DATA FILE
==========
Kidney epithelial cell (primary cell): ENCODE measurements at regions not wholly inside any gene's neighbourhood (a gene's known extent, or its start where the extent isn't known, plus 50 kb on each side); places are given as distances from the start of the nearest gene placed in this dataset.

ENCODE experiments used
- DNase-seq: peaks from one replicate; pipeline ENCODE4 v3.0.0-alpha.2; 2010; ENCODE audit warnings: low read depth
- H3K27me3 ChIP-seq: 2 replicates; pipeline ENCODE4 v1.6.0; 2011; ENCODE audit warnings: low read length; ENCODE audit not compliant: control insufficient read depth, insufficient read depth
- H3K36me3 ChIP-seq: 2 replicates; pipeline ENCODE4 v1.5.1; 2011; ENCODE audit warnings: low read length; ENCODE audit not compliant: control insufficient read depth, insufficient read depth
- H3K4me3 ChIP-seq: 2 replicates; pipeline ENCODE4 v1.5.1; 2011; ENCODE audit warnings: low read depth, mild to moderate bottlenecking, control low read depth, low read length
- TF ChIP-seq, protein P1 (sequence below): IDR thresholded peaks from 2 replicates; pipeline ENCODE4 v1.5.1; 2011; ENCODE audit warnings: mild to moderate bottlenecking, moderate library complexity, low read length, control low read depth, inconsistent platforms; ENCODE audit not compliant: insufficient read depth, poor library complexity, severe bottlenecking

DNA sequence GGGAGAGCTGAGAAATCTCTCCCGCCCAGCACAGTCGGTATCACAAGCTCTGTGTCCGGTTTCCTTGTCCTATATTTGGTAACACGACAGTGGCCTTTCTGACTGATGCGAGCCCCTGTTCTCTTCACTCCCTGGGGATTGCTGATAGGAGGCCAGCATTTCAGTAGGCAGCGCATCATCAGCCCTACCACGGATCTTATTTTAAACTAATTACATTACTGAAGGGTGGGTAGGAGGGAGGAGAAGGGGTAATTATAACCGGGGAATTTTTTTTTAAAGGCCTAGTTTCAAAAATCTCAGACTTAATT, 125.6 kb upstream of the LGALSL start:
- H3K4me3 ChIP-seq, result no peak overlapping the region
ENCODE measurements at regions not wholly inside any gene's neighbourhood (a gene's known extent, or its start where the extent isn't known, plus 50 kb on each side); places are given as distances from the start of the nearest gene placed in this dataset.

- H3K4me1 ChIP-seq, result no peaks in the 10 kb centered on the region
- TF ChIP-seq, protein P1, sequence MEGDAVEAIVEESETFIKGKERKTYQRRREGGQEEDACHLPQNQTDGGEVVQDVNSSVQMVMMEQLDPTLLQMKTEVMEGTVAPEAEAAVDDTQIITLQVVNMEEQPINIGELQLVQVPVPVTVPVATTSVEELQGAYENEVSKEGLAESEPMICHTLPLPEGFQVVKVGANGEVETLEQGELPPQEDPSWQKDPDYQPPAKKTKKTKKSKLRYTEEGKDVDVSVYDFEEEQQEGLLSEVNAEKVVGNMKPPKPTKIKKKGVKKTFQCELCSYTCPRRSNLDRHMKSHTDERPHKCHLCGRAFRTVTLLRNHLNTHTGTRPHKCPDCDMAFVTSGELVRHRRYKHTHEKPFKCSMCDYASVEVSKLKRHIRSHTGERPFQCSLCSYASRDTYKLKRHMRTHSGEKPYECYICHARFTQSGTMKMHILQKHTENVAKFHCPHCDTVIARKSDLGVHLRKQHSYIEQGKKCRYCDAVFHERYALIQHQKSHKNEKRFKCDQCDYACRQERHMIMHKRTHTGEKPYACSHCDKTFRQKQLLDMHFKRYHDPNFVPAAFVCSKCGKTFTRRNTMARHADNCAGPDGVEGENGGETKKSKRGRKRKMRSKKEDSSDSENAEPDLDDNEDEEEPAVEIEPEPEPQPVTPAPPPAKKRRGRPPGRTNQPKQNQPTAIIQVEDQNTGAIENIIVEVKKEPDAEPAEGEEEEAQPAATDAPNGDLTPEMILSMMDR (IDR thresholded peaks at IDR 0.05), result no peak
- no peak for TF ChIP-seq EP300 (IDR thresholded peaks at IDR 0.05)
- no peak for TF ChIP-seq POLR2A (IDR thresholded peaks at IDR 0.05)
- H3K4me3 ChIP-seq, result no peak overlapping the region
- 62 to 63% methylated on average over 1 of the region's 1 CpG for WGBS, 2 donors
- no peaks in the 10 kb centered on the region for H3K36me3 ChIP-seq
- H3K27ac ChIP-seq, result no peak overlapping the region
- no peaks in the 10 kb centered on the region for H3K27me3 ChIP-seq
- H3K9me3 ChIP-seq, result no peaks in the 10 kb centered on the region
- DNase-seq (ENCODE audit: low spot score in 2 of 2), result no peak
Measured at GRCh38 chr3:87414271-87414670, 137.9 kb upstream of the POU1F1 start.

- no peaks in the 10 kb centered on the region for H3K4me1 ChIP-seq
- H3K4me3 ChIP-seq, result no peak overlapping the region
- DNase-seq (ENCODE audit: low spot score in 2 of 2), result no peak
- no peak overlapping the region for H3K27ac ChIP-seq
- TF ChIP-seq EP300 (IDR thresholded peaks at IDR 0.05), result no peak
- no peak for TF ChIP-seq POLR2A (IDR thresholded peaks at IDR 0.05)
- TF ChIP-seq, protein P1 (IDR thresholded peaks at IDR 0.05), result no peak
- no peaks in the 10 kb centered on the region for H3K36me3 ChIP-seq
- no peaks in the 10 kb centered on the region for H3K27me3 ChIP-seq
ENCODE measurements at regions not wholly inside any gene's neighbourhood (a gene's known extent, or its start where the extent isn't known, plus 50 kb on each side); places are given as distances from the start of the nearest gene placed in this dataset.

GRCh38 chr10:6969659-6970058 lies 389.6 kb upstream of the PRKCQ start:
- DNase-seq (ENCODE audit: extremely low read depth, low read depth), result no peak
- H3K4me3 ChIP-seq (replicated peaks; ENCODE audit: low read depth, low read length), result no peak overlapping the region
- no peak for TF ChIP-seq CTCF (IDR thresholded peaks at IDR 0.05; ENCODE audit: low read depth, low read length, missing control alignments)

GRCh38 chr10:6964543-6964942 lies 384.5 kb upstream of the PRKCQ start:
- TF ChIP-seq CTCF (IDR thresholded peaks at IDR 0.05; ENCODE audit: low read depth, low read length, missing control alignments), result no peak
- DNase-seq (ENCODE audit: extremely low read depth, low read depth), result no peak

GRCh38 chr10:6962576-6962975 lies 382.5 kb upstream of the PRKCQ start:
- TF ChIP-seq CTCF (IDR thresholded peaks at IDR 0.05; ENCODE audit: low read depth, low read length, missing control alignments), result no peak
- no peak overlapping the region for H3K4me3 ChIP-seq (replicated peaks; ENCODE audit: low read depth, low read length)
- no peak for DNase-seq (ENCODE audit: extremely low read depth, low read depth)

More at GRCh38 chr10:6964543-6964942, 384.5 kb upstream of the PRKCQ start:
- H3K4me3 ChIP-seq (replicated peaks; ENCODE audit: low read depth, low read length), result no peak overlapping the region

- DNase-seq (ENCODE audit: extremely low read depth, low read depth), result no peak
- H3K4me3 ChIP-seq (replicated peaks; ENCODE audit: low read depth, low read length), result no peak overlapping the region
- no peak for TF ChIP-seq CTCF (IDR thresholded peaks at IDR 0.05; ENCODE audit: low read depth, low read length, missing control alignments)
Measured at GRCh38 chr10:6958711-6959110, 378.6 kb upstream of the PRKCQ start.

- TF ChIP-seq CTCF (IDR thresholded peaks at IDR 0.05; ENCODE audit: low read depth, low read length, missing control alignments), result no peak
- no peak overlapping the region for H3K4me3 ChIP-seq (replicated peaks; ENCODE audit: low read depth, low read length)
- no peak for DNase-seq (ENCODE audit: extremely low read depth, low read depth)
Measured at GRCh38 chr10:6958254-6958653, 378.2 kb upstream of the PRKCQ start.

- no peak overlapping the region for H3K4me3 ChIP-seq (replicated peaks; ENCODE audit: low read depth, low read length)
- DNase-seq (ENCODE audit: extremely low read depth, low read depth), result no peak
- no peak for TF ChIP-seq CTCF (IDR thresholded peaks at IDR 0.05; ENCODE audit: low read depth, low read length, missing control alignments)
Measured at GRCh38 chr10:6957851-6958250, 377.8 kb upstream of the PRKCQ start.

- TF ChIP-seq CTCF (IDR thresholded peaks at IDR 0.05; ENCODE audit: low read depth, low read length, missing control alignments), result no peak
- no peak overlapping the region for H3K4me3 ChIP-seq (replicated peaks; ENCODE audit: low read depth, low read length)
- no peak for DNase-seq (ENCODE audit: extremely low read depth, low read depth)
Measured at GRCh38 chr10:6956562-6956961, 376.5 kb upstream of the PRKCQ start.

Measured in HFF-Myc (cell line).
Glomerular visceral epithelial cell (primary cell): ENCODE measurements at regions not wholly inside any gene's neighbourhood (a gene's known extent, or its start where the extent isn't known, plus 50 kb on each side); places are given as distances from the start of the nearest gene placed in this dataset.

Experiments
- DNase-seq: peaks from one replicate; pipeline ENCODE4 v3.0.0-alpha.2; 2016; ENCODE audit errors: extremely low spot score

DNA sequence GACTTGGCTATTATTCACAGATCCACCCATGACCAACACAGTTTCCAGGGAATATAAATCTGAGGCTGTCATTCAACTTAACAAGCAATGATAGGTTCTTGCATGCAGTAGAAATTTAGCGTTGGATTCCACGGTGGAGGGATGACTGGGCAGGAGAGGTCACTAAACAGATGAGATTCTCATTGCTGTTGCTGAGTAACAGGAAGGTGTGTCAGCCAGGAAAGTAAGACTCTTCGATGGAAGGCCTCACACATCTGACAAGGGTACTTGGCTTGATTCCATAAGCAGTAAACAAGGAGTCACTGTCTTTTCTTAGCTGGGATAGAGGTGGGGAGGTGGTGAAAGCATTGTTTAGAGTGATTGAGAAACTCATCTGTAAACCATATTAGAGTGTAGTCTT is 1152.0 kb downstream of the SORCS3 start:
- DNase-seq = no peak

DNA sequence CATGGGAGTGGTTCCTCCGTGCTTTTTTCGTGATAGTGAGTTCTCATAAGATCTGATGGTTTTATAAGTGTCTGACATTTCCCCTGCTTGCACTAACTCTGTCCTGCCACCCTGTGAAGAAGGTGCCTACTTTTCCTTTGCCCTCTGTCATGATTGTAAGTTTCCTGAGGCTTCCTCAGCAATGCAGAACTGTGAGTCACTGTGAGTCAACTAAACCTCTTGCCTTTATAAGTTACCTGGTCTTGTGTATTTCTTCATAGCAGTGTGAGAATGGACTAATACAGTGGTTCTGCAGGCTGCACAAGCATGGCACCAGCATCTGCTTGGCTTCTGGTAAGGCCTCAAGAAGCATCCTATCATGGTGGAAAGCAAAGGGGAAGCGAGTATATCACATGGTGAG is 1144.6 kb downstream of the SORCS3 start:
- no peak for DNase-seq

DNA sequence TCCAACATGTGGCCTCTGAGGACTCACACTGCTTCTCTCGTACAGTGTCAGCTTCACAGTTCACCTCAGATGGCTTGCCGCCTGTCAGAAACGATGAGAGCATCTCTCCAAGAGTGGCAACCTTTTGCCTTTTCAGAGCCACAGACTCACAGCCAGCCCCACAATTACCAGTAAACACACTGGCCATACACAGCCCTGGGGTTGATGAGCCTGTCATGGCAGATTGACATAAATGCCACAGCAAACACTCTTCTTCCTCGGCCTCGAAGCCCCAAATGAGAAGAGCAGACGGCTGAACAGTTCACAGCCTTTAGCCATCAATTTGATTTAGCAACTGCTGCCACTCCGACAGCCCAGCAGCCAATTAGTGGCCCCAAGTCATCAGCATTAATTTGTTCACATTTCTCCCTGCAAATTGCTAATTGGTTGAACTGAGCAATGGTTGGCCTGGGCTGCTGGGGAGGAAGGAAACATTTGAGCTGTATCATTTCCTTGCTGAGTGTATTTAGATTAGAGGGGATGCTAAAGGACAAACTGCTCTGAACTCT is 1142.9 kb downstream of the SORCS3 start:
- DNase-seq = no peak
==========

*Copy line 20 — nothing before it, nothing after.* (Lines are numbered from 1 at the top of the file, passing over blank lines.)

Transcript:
- H3K9me3 ChIP-seq, result no peaks in the 10 kb centered on the region